Certain things are out of a person’s control, including the semiannual time change. However, workers can control how they prepare for the time change and reduce the risk of serious workplace injuries that are caused by fatigue and disruptions in sleep patterns. Although both time changes can disrupt people’s circadian rhythm, which are the 24-hour cycles that are part of the body’s internal clock, the time change in the spring means that people lose an hour of sleep. This can cause workers to become anxious, stressed, have difficulty concentrating, and more likely to make mistakes. The following are examples of steps workers can take to adjust to the time change and avoid serious workplace injuries:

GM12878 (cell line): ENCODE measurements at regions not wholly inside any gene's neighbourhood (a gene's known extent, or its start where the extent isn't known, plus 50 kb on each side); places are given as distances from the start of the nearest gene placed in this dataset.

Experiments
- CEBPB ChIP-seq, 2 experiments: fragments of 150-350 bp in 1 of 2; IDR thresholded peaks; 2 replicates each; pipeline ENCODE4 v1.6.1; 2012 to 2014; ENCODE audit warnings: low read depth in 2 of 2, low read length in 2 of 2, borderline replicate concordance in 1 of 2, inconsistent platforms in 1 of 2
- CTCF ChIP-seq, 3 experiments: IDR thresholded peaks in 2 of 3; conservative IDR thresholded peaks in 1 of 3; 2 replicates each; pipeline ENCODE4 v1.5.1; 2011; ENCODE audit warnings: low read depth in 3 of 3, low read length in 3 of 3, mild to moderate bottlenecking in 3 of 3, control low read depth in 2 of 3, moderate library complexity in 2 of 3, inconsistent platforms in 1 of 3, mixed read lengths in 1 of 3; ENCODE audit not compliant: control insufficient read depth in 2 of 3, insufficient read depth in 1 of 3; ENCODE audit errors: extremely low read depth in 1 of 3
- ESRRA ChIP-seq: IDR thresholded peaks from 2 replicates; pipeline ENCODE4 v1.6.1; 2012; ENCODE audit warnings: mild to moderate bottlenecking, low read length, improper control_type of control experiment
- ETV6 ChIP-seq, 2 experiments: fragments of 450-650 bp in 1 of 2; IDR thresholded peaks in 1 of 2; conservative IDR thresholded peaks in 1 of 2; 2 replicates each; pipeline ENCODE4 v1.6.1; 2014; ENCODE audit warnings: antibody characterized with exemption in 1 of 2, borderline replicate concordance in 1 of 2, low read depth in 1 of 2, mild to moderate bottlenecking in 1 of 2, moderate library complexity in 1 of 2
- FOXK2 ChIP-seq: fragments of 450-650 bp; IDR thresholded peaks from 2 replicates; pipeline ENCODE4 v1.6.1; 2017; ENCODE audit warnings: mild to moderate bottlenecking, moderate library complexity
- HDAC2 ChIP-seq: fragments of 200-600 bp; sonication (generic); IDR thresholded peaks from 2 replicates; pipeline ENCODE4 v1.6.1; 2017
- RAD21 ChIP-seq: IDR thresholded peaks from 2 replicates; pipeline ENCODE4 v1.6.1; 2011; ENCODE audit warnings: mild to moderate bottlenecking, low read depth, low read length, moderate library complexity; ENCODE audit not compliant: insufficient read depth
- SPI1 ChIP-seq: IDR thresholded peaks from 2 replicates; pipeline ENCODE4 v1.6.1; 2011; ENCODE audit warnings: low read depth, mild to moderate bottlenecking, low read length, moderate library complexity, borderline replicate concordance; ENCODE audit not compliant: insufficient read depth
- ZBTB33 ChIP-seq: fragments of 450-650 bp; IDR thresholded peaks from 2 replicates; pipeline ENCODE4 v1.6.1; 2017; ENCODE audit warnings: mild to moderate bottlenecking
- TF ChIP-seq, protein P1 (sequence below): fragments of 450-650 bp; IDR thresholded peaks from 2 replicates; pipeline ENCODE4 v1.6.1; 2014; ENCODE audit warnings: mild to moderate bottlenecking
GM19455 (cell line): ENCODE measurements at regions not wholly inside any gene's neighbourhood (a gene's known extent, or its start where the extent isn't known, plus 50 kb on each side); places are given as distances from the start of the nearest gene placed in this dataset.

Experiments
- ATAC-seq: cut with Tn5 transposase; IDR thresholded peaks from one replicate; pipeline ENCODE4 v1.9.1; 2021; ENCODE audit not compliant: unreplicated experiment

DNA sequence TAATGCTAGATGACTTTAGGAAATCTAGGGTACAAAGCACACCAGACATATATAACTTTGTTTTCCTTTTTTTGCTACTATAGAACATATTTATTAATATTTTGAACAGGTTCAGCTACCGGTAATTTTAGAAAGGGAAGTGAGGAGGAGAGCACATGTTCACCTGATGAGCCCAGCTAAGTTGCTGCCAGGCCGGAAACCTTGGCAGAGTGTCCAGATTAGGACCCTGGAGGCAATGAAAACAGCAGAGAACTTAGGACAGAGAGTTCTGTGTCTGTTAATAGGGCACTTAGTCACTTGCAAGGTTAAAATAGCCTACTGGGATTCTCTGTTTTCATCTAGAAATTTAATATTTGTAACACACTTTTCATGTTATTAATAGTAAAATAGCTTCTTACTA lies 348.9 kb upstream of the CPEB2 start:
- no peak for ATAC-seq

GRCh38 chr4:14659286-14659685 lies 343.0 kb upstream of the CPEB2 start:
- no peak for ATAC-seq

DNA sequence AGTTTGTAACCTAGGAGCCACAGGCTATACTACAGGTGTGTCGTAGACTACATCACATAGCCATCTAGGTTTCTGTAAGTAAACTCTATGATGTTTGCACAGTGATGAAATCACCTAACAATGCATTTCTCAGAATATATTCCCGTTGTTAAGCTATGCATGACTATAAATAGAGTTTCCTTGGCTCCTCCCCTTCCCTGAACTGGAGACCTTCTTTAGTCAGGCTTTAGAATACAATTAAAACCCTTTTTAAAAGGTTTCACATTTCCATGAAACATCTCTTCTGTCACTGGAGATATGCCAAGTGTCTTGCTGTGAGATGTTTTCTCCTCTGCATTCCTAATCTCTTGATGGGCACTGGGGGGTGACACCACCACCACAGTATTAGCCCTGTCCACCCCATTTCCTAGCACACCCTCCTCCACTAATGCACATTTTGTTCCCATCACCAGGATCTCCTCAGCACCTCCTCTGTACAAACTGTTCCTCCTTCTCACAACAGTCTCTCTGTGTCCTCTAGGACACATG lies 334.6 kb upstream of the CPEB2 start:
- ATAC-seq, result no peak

• If an employee is running late for work because they forgot to change the clocks an hour ahead, they may be anxious and stressed about being late. Rather than driving too fast and endangering themselves and other motorists on the road, the worker is urged to stay calm and let the supervisor know that they are running late and focus on getting to work safely.
  • Workers should plan for the time change by going to bed 10 to 15 minutes earlier in the days leading up to the time change, and for several nights after the time change.
  • Safety should be made a priority. If a worker is feeling fatigued after the time change, he or she should spend extra time on each task and focus on completing the task safely and correctly rather than trying to get it done as quickly as possible. Careless mistakes are made when workers rush.